Happy Halloween. 🎃
Last week, we attended the FP&A Summit in Boston hosted by our friends at Finance Alliance.
We had a blast and met a ton of talented FP&A professionals, including CFOs.
Many of them are knee-deep in not-so-fun Annual Planning processes.
Are you or someone you know feeling overwhelmed by Annual Planning too?
In collaboration with Jirav, we have Annual Planning resources below that can help you:
And in the spirit of Halloween, we’re going to share some scary stories related to our Annual Planning experiences.
This post covers our top 5 scary Annual Plan stories you want to avoid:
- Headcount submissions that make zombie armies look small and cute
- Being hunted by key stakeholders left out of the planning process
- Lack of version control causing heads to roll in the boardroom
- Creating revenue targets that scared the sh#t out of Sales teams
- Submitting a Plan that only FP&A worked on and NO ONE would touch
You may have had similar experiences before (the horror).
If you haven’t, take notes and do everything you can to avoid them like the plague.
Let’s get spooky. 👻
Scary Story #1: New Hire Zombie Army
Our Annual Planning kick-off started with this innocent statement from our Executive Team:
“Let the department owners tell us what they think they need next year.”
Translation: ZERO company goals, KPIs, or guidance whatsoever.
How many new hires would you request with ZERO restrictions?
We would make it rain new FP&A team members, because why not?
Guess what every department from Marketing, Sales, Product, and Operations did?
Submitted a wish list of new hires that TRIPLED our headcount population.
Which would have caused our company to run out of money in month 3 of next year.
This didn’t fly and required us to redo the entire budget from scratch.
Scary Story #2: Angry Stakeholders
We take great pride in involving all key stakeholders across our companies in Annual Planning.
But inevitably, there’s always one that gets missed.
In this story, it was an Australian engineer who owned millions of dollars in capital spending (CAPEX).
Not knowing this, we assumed capital spending would keep pace with Revenue.
When we reviewed the draft with Engineering, guess who spoke up?
We actually needed to DOUBLE capital spending because of a new product launch.
This caused us to solve for a cash flow target miss by reducing other departments’ spending just before the final submission.
Not fun for us, not fun for our departments, and not a great way to build a relationship with Engineering.
🔥TIP: Be thorough and verify ALL assumptions with humans, not algebra.
Scary Story #3: Version Control Causes Heads to Roll
There’s no bigger stage than the Executive Team Annual Plan review.
And we messed up.
We received this statement from our CTO right as we began our awesome presentation.
“I don’t recognize these numbers.”
We had a laundry list of Annual Plan scenarios with names longer than American Football play calls.
Although we were organized, a simple date formatting issue caused us to use an older version of headcount.
We used MONTH.DAY.YEAR format, so November 10th, 2011 was 11.10.2011 (thanks USA).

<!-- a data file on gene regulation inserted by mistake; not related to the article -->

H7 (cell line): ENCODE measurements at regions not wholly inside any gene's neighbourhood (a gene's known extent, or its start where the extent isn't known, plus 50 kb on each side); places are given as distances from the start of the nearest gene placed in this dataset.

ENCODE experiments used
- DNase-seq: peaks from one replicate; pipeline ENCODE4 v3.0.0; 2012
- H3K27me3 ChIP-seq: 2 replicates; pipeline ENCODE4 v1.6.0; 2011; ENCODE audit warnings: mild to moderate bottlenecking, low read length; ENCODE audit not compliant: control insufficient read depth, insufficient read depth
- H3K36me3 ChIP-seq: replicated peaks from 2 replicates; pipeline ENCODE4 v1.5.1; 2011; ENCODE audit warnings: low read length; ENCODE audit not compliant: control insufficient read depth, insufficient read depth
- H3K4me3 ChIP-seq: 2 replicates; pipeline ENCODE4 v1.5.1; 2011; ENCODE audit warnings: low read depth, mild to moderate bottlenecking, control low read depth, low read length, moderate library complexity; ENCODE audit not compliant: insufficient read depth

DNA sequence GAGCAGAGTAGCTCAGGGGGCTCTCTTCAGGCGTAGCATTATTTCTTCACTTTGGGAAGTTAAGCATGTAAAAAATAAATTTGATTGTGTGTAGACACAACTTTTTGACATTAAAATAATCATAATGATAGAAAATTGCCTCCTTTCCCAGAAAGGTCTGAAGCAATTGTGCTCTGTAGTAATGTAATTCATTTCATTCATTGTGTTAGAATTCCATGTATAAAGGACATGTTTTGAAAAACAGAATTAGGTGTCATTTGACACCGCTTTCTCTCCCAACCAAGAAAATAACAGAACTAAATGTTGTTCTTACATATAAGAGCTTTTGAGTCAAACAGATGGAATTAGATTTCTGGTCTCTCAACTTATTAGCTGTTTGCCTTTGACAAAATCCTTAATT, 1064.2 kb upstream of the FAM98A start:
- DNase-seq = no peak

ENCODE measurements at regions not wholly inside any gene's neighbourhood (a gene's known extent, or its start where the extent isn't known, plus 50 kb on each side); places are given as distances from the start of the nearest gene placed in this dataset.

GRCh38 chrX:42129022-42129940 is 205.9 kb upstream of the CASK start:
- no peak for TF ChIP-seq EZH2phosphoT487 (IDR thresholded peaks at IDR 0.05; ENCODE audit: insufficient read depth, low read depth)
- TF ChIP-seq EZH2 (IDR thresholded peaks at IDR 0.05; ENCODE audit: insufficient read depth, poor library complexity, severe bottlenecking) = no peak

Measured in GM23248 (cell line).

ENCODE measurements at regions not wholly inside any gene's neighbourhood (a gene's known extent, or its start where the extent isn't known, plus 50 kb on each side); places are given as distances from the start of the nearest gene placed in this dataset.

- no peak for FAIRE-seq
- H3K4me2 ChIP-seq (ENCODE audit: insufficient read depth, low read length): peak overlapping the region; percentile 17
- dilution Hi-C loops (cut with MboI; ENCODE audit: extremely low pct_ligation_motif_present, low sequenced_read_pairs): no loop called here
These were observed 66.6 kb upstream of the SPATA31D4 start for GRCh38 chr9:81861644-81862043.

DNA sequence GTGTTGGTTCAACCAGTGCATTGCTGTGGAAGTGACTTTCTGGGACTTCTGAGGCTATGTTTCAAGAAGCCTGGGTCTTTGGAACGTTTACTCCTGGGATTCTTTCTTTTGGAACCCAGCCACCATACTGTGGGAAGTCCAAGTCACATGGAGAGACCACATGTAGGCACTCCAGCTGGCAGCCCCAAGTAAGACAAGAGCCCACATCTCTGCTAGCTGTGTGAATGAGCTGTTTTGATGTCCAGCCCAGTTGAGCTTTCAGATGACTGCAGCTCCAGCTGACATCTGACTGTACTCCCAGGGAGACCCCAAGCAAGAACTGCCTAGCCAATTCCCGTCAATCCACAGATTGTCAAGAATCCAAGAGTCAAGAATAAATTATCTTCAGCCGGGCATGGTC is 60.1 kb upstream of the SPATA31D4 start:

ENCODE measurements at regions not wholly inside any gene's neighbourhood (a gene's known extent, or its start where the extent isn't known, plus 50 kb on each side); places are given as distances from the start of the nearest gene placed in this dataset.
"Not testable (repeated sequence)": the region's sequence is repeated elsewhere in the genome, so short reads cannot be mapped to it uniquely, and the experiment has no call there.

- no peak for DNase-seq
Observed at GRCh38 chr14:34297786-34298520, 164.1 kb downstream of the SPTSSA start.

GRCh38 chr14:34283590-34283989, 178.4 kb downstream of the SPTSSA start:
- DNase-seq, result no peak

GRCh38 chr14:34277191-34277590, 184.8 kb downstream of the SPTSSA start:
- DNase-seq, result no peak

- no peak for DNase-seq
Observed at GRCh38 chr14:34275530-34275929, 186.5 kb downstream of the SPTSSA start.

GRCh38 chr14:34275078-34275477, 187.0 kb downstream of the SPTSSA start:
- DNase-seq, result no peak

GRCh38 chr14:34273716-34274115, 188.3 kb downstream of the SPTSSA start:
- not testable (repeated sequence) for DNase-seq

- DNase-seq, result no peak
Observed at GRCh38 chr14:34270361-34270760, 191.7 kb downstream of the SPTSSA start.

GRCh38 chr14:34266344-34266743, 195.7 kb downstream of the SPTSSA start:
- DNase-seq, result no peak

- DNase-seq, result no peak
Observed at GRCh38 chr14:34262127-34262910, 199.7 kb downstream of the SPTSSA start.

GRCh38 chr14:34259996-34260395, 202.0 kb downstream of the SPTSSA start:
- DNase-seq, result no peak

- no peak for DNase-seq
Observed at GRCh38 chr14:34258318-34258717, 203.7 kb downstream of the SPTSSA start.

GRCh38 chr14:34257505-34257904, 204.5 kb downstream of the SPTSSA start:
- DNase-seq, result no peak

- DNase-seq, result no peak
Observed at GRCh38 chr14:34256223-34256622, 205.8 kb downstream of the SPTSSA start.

We had counterparts in Europe, and they swapped the day and month around.
As a result, we used the headcount report from October 11th, 2011 (thanks Europe).
Simple misunderstanding and a big mistake.
🔥TIP: Use universal date formats like YYYY.MM.DD (our choice) and overcommunicate.
Scary Story #4: Sales Targets that Scared Sales Reps
It’s fun making up Sales targets for next year.
Anyone can make their company look good on a spreadsheet, including us in FP&A.
But guess whose livelihood (aka commissions) is based on hitting these targets?
Your Sales Team.
If your Sales Team was not involved in setting these targets, what happens?
They’ll have zero clue how to achieve them
And likely will tell you to go pound sand.
Scary Story #5: An Annual Plan Made Only by FP&A
Many of us have been there.
Your Annual Planning process started too late.
But you need to submit something to your Executives and Board before the year starts.
Here’s an easy solution.
Have FP&A create the entire thing in a matter of days.
As you can imagine, we hit our deadline without a problem.
Unfortunately, we also got incredibly negative feedback from our department owners.
They would not touch this FP&A Annual Plan.
The result? Being asked to redo the Plan from the bottom-up.
And yes, we re-submitted from the bottom-up, with feedback from department owners, in record time.
Not too shabby.
🔥TIP: Start planning early and involve department owners from day one.
Conclusion: You Can Avoid a Horror Show
Annual Planning can be a scary process.
Dive in head first, learn best practices, and avoid mistakes made by others.
It won’t be easy at first, but focus on getting a little bit better every year you do complete one.
Before you know it, Annual Planning will feel like a trip to the beach.
Okay, maybe not that pleasant but definitely better than a scary Halloween tale.
Just remember you’re not alone—everyone has a scary Annual Planning story.
Now go have fun making your Annual Plan a big success. 👊
Ready to take on your scary Annual Plan head-on? Anything else we missed?
Let us know by replying to this post with your experiences and thoughts.
Now go have fun making an impact on your business and your career!
Drew & Yarty
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PS: This post was written by humans 💪